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Criminal Justice Resources :

Swat Team Information Resources


"Operation Ghetto Storm": The Rise of Paramilitary Policing by Peter Cassidy
Selling SWAT by Lynne Wilson
All over the country local police forces are fielding high-tech, heavily armed SWAT teams to handle non-crisis situations. Within the police, these elite, highly militarized units have fueled a culture of violence and racial antagonism. Two articles appearing in the Fall 1997 issue of Covert Action Quarterly available in the Special Collections unit of the MSU Main Library.
(Last checked 02/27/12)

Overkill: The Rise of Paramilitary Police Raids in America
http://www.cato.org/pubs/wtpapers/balko_whitepaper_2006.pdf
Americans have long maintained that a man’s home is his castle and that he has the right to defend it from unlawful intruders. Unfortunately, that right may be disappearing. Over the last 25 years, America has seen a disturbing militarization of its civilian law enforcement, along with a dramatic and unsettling rise in the use of paramilitary police units (most commonly called Special Weapons and Tactics, or SWAT) for routine police work. The most common use of SWAT teams today is to serve narcotics warrants, usually with forced, unannounced entry into the home. These increasingly frequent raids, 40,000 per year by one estimate, are needlessly subjecting nonviolent drug offenders, bystanders, and wrongly targeted civilians to the terror of having their homes invaded while they’re sleeping, usually by teams of heavily armed paramilitary units dressed not as police officers but as soldiers. These raids bring unnecessary violence and provocation to nonviolent drug offenders, many of whom were guilty of only misdemeanors. The raids terrorize innocents when police mistakenly target the wrong residence. And they have resulted in dozens of needless deaths and injuries, not only of drug offenders, but also of police officers, children, bystanders, and innocent suspects. This paper presents a history and overview of the issue of paramilitary drug raids, provides an extensive catalogue of abuses and mistaken raids, and offers recommendations for reform. By Radley Balko. July 2006. 98pp.
(Last checked 02/27/12)

Police SWAT Teams Directory
http://www.policeguide.com/Features/SWAT/swat.html
A directory of swat teams with web sites hosted by Police Guide.
(Last checked 02/27/12)

Police : The Law Enforcement Magazine SWAT Channel
http://www.policemag.com/Channels/SWAT.aspx
A collection of articles about SWAT, but some items are limited to verified law enforcement officers.
(Last checked 02/27/12)

SWAT Entry from the Wikipedia
http://en.wikipedia.org/wiki/SWAT
SWAT is an acronym for Special Weapons And Tactics. In the United States, it is the most commonly known name to the public of a specialized paramilitary police unit in major city police departments who are trained to perform dangerous operations. These can include coordinated attacks on selected targets such as heavily armed criminals in secure locations. They are typically equipped with heavier armaments than ordinary police officers with available arms including submachine guns, carbines, specialized tear gas and concussion grenades, and high power rifles for "marksmen" (snipers)....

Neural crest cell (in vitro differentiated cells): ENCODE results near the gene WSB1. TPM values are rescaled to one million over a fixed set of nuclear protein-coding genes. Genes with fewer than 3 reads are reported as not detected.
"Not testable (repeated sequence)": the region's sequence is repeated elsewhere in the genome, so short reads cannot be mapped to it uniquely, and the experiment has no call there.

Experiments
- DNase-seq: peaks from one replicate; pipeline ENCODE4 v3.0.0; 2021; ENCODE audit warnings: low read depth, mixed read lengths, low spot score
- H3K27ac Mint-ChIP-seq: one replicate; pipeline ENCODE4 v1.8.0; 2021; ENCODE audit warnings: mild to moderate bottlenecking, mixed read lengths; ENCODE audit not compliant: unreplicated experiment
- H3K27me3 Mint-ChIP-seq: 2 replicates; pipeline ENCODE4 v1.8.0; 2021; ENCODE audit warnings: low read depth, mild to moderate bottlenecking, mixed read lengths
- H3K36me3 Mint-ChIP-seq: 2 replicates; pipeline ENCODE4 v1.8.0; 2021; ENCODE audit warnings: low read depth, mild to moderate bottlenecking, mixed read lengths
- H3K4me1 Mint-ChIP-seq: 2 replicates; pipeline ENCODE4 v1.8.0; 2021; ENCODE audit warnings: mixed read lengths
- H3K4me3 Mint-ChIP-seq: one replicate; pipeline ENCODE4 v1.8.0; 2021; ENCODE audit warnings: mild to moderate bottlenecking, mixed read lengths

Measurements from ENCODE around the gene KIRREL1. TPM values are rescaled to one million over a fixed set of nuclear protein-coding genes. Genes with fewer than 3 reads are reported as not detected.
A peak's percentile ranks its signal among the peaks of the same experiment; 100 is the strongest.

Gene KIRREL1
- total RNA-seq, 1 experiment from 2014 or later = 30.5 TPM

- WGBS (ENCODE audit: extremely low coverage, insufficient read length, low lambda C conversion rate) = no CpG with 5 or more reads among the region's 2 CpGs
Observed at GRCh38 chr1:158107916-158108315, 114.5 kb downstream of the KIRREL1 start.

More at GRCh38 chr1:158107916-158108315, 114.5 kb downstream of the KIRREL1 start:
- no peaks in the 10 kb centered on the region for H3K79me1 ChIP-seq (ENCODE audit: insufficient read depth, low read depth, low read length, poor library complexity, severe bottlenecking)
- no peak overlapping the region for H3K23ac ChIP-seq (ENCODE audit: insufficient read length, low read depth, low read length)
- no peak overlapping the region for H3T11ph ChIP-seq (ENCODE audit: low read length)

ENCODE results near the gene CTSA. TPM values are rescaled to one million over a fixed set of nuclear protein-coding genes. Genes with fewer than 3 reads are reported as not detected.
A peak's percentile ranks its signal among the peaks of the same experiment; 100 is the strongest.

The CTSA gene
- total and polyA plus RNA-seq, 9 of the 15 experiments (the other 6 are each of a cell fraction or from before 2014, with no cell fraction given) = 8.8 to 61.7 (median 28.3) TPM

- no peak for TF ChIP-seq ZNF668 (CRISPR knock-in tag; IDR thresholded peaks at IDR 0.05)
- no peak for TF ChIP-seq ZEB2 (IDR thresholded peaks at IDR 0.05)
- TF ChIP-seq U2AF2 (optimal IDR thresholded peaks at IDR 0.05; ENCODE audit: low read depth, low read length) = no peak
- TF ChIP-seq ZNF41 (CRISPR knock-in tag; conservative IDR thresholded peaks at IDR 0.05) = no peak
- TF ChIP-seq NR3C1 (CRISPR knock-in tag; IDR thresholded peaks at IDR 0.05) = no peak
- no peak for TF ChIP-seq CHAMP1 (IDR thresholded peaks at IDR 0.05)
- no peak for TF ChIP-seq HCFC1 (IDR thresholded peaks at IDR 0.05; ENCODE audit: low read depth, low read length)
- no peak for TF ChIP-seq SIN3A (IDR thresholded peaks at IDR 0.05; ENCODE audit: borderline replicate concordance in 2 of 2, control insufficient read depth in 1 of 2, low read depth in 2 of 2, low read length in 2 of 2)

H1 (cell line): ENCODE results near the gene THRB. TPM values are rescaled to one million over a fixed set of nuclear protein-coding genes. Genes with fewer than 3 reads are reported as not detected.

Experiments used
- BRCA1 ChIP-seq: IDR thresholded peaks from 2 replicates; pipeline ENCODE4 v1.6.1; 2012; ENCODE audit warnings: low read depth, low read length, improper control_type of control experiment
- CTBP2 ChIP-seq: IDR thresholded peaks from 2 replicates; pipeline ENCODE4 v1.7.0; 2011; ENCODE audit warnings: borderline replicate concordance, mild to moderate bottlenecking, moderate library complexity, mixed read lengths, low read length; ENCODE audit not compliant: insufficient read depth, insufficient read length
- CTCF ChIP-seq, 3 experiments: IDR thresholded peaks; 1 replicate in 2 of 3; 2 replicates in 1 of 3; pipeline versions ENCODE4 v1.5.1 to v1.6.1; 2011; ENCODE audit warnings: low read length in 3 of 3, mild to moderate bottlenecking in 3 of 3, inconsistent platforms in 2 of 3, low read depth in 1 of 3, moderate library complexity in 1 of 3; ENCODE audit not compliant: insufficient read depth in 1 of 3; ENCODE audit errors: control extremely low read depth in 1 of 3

(Last checked 02/27/12)

SWAT Hand Signal Directory
http://unconventional-airsoft.com/2003/01/15/hand-signals-defined/
Never again be confused by those subtle hand signals when you’re at the center of a major drug bust or hostage situation. After diligently studying this guide to S.W.A.T. hand signals, you’ll know exactly when the officer is trying to convey to his colleagues that he’s out of ammunition (a swaying motion around the gun) or that you’re a crybaby (wiping near the eyes) or that he’s near-sighted (the peephole signal with his fingers.) We can’t guarantee that this data will get you out of a sticky situation, but at least you’ll know what they’re saying about you. (Some strong language included; reader beware.)
(Last checked 02/27/12)

Swat Standards for Law Enforcement Agencies
https://ntoa.org/massemail/swatstandards.pdf
For the past two years, the NTOA’s executive director and other NTOA members have joined with various committees in Washington D.C. to revise and develop SWAT standards. These standards will have a direct effect on state and local SWAT teams. During this process, it has become very clear that in order to ensure that SWAT/tactical teams meet minimum capabilities, standards for employment, training and equipping SWAT teams should be written by practitioners who perform these duties on a daily basis. NTOA has taken the initiative and written SWAT standards which are grounded in the philosophy and practices NTOA has been teaching for over 25 years. September 2008.
(Last checked 02/27/12)

TacNet
http://www.ntoa.org/
The Official Web Site of the National Tactical Officers Association, the only national nonprofit organization in America established by and for SWAT officers to advance the Special Weapons And Tactics profession.
(Last checked 02/27/12)

Training the SWAT Mind
http://www.hitechcj.com/id242.html
Article by Corporal David Blosser, City of Kennewick, Washington.
(Last checked 02/27/12)

 

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Jon Harrison : Page Editor
Criminal Justice Specialist
Social Sciences Collections Coordinator
Michigan State University Libraries
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harris23@mail.lib.msu.edu
Last revised 02/27/12

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